PNS Daily Newscast - November 16, 2018 

Winter Storm Avery takes lives puts the brakes on commutes across the Northeast. Also on our Friday rundown we continue our reporting on a first-of-its-kind report calls for better policies for children living in foster care; plus got gratitude this holiday season? It could benefit your health.

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Fireworks Not Only Dangerous, But Still Illegal in Ohio

Sparklers can burn as hot as 1,800 degrees Fahrenheit. (Pixabay)
Sparklers can burn as hot as 1,800 degrees Fahrenheit. (Pixabay)
July 3, 2018

COLUMBUS, Ohio – The booms of fireworks are already resonating throughout Ohio communities ahead of Independence Day. But officials say not only are most fireworks illegal in Ohio, they are also very dangerous.

An estimated 13,000 people were treated in the nation's emergency rooms last year for fireworks-related injuries - most during the one-month period surrounding the Fourth of July.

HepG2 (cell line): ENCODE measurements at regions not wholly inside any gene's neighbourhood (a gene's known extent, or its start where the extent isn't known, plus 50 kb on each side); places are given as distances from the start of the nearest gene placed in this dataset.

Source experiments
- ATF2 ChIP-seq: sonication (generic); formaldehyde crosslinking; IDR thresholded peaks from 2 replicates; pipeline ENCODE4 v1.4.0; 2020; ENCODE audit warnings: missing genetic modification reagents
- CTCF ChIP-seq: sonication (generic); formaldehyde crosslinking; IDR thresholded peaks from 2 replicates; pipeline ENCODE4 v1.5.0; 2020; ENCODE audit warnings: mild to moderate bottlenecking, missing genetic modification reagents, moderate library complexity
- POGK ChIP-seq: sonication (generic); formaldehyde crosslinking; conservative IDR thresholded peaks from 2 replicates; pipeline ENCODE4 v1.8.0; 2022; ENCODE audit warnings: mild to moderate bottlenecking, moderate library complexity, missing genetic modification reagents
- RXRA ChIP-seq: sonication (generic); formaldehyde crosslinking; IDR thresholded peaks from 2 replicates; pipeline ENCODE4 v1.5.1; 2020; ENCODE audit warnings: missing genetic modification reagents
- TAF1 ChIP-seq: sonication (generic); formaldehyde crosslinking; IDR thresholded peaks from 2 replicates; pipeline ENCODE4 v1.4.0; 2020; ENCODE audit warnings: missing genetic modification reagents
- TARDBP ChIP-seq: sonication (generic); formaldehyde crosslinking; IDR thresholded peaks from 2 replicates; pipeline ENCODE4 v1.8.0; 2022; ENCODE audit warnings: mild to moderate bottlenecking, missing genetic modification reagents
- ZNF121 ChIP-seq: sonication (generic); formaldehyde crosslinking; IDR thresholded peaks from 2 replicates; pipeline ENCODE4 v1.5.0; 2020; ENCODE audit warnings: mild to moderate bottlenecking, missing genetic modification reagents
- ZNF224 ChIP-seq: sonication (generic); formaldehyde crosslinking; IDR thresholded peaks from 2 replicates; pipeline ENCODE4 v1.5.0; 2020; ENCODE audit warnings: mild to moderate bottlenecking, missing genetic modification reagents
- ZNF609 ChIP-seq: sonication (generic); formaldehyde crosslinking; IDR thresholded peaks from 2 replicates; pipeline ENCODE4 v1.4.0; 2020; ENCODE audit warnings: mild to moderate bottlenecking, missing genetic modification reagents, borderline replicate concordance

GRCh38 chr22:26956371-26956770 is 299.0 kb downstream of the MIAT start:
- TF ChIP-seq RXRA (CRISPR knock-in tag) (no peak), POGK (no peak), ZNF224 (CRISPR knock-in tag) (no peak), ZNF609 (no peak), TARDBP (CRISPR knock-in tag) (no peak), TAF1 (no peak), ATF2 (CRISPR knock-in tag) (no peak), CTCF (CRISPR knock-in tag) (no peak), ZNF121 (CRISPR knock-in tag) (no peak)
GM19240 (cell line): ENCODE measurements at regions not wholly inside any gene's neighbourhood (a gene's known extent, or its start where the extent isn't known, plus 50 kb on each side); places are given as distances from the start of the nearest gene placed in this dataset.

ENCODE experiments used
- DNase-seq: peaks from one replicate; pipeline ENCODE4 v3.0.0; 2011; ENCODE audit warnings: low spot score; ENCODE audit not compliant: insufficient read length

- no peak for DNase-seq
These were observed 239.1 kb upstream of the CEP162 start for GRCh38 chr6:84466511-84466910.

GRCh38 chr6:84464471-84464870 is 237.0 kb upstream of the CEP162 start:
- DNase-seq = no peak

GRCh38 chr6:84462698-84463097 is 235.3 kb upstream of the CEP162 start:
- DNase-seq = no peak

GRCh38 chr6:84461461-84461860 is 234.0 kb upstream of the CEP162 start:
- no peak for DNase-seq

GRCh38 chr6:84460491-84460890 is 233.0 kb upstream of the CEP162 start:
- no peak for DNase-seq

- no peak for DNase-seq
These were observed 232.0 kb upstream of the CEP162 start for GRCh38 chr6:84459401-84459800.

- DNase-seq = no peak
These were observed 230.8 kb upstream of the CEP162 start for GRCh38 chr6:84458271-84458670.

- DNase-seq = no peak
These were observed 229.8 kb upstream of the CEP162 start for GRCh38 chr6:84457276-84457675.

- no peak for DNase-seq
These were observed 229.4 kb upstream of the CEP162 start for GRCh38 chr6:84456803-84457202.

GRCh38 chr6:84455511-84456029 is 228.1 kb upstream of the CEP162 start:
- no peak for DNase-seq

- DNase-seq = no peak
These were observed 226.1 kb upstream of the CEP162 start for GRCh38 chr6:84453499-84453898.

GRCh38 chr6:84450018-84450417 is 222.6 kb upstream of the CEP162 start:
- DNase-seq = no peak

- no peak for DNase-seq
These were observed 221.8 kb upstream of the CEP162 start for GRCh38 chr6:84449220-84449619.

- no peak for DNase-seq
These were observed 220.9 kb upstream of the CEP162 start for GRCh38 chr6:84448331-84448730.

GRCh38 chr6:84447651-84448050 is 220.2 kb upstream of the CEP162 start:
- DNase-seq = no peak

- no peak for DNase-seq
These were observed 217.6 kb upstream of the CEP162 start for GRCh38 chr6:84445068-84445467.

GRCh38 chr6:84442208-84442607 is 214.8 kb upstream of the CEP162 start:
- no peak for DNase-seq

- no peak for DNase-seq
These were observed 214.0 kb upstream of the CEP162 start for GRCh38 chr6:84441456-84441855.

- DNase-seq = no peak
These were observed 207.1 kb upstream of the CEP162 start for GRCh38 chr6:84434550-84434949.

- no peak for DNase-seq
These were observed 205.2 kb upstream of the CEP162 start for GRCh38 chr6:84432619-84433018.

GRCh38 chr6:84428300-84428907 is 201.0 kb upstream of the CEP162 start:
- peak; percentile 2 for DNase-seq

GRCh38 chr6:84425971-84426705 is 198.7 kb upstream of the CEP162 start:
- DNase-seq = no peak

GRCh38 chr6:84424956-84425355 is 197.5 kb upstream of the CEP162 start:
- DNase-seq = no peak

Chief Deputy State Fire Marshal Bill Spurgeon notes nearly half of the injuries involve young adults or children.

"Fingers, hands, eye injuries - those are common, and we want to avoid that," he says. "Go to a licensed professional exhibit; leave this up to the professionals. And if you are going to use these trick and novelty devices absolutely under the supervision of an adult with reading the label carefully, having a bucket of cold water."

While trick and novelty devices - like sparklers and snaps - are permitted, it's a different story for bottle rockets and roman candles. While sold in Ohio, those and other consumer-grade fireworks must be taken out of the state within 48 hours of purchase.

Trick and novelty fireworks are also dangerous, says Spurgeon, noting sparklers can set clothing on fire and cause serious burns.

"These are attractive to children and they get hot, up to 1,800 degrees," he notes. "And we really feel strongly you should have a bucket of cool water available to immerse those, once they're done with their display. And if someone should get in contact, you should have a source to cool that area immediately."

This session, the Ohio House passed legislation to legalize the use of consumer fireworks, while allowing local communities to restrict the times and dates of use, or ban fireworks altogether.

House Bill 226 is now before the Senate Government Oversight and Reform Committee. Forty-six states and D.C. allow for use of these types of fireworks.

Mary Kuhlman, Public News Service - OH